We ran in groups of hundreds and both sides of the road were filled with wall-to-wall people for the entire length of the course.
If you want to run during pregnancy consider seeing a physical therapist who specializes in women’s health and pelvic floor health.
I’m currently 21 weeks pregnant with baby 2 and just wrapped up a run this morning (ran to 30 weeks in my first pregnancy). I am far stronger than I was even after my first pregnancy but still far from where I should be to support the kind of training I want to do.
I didn’t run much while pregnant because it was uncomfortable with my new center of gravity, but I did a lot of Kettlebell.
But when I got pregnant in January 2012 it (the leaking) came back right around 12-14 weeks.

I think that I would be in better shape postpartum had I not run and pursued other forms of exercise during my pregnancy. Hopefully this post will help you make and informed decision about your pregnancy and running. I’m 21 weeks now and from the start have said I will exercise as much I can during the pregnancy.
A big man, a huge man, with bared teeth was set to pounce, and before I could react he grabbed my shoulder and flung me back, screaming, “Get the hell out of my race and give me those numbers!” Then he swiped down my front, trying to rip off my bib number, just as I leapt backward from him.This year, over 14,000 women competed in the Boston Marathon alongside nearly 18,000 men. It is so important that we focus on the pelvic floor during, after, pregnancy and for the rest of our lives.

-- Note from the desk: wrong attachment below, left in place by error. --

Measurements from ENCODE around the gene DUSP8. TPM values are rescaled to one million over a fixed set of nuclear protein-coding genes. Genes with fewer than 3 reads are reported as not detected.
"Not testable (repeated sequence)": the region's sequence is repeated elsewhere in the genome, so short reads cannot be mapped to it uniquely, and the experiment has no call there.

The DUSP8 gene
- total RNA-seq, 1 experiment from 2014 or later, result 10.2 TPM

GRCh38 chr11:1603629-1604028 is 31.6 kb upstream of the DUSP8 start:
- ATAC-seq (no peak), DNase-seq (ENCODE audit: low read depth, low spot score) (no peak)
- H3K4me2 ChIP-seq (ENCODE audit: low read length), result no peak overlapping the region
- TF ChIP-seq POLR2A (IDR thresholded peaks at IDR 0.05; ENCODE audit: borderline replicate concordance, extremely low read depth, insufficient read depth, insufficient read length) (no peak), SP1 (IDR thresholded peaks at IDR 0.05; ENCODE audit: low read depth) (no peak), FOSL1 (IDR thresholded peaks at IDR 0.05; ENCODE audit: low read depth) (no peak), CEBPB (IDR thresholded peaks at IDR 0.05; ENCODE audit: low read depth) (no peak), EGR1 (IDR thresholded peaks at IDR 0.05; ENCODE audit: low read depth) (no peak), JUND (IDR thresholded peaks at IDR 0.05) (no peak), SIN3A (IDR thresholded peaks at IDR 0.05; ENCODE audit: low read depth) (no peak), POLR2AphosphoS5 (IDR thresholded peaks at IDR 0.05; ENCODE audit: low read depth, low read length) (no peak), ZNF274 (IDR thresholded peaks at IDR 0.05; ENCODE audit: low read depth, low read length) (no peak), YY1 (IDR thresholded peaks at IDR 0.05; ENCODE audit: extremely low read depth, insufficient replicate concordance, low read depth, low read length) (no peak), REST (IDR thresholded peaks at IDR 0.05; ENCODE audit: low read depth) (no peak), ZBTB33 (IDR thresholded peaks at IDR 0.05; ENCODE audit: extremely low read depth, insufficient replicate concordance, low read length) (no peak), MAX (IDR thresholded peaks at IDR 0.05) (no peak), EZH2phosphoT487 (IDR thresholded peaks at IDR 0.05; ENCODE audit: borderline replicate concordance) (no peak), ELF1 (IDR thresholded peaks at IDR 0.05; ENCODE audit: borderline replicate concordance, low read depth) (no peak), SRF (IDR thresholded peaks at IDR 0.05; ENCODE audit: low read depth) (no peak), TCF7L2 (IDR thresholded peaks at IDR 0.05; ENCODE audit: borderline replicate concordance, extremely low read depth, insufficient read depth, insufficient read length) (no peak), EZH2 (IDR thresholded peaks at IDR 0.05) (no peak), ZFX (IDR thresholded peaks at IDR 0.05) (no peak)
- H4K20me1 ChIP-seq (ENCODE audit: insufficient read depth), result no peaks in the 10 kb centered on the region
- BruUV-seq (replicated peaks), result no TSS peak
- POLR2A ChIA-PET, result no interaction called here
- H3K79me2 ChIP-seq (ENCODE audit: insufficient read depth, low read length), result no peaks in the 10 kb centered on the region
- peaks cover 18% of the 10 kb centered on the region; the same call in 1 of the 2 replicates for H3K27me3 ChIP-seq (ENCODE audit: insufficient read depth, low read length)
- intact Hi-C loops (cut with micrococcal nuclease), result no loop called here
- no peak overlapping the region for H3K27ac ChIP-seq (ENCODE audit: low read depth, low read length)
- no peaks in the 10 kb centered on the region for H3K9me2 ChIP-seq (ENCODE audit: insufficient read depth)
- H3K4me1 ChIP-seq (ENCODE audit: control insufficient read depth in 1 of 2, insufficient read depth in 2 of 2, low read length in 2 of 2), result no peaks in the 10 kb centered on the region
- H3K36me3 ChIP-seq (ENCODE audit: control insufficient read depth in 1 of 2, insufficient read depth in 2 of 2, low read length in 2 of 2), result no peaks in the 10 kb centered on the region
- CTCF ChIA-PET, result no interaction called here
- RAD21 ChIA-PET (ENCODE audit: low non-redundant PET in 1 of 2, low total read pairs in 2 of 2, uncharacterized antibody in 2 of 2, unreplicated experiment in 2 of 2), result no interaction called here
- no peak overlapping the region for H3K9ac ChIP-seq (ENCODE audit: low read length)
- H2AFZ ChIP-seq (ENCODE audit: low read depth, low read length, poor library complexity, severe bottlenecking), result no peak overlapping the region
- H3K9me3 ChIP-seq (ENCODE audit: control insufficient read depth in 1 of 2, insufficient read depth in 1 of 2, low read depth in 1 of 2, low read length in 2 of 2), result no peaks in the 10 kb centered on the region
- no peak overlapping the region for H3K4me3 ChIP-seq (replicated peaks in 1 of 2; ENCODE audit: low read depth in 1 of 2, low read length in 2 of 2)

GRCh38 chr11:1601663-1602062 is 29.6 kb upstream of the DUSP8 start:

Malcahy show just how far perceptions have come about what pregnant woman can accomplish.While I didn’t run during my pregnancy last year, just a week before my daughter was born, I hiked five miles in Breakheart Reservation in Saugus, Mass. A visit to a physical therapist before or after you pregnancy could mean a quicker recovery postpartum.
I think prenatal yoga would have been a great start, and I’m definitely planning on doing that with my next pregnancy. I often got berated in my blogs during pregnancy recommending others to take it down a notch. Colleen Murphy Smith was six and a half months pregnant when she made her way through the Boston suburbs to downtown Boylston Street.
She posted a photo on Twitter and Instagram that showed her grinning with her medal and sporting a T-shirt emblazoned with “FUTURE BOSTON MARATHONER ON BOARD.”The caption read, “We are Boston Marathoners!!! I wish I had taken the time during pregnancy to explore alternatives to running, had I done so maybe the muscles of my pelvic floor and basket would be strengthened instead of strained.